Maybe it’s a reflection of the current art world that India had a major art fair before it held its first biennial. But that’s all changed now that the Kochi Biennial has launched with many home-team favorites:
Big names from India include Bihar-born Subodh Gupta, best-known for his steel-based installations, and painter Atul Dodiya, whose series painted on shop shutters engages with themes like political myths. Both of them will be showing new work in Kochi. Mr. Gupta is presenting an installation of a boat filled with furniture and other household objects.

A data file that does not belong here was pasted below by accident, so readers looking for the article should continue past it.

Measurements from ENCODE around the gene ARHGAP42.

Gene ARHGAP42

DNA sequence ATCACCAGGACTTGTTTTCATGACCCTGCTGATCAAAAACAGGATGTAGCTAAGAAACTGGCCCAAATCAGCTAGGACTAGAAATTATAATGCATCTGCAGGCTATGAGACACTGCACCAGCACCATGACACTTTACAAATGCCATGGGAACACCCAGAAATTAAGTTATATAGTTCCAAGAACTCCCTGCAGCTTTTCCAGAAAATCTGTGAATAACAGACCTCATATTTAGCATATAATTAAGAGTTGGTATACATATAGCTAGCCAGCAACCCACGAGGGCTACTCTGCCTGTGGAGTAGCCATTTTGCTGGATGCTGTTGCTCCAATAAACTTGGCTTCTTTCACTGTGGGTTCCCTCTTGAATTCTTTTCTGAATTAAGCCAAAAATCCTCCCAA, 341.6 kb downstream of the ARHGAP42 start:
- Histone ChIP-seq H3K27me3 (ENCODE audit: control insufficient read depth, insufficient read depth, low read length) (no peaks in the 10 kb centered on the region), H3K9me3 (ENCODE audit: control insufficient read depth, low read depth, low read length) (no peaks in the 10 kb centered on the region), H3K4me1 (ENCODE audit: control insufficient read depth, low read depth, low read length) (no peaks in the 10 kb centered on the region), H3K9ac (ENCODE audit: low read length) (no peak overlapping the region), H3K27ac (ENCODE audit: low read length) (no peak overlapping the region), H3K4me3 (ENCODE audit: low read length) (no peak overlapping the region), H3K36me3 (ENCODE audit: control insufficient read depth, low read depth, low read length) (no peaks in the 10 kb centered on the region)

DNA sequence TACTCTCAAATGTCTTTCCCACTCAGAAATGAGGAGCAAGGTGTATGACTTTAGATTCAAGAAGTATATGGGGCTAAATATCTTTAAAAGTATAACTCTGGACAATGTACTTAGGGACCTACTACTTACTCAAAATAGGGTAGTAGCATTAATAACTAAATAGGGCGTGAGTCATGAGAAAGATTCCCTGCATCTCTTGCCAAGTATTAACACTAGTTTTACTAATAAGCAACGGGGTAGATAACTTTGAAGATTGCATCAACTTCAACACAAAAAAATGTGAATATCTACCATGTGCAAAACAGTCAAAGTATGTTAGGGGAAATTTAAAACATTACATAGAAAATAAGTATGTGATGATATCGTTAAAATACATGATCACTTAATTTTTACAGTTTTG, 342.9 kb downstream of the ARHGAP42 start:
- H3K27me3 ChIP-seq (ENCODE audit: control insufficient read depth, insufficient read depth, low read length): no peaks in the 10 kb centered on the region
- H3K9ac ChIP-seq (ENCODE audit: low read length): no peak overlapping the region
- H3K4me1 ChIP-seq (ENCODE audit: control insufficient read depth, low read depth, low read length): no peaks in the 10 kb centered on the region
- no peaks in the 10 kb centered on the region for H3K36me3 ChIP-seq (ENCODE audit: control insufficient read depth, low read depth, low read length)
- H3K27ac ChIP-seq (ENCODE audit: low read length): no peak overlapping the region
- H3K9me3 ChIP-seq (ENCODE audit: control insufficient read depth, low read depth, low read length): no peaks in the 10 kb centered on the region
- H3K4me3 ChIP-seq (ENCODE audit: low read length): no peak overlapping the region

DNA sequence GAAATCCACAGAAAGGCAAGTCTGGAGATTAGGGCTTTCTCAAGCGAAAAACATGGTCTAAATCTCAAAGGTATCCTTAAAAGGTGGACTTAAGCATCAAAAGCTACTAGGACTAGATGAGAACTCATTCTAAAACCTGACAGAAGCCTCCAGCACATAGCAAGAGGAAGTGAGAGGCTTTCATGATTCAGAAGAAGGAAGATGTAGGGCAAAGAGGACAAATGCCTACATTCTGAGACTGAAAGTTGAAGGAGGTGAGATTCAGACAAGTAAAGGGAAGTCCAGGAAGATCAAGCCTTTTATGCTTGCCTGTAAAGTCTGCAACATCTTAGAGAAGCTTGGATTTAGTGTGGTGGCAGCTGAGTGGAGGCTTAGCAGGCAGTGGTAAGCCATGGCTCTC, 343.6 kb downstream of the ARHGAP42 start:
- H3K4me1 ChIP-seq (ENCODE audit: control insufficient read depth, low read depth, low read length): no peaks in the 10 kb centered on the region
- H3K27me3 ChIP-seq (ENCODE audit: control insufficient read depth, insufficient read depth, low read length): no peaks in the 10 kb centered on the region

International artists include Pakistan’s Rashid Rana, who uses photographic mosaics to address contemporary issues, and Baghdad-born, Israeli artist Joseph Semah.
Plenty of the work on show will be site-specific, inspired by Kochi and its history. A spice trade hub, the city fell into the hands of the Portuguese and the Dutch before becoming a princely state under British rule. Today, Hindus, Muslims and Jews coexist there, contributing to its multicultural reputation.
This, say organizers of the Kochi biennale, is what makes the town better suited than anywhere else in India to host an international art exhibition.
Kochi: India’s First Art Biennale (India Real Time/WSJ)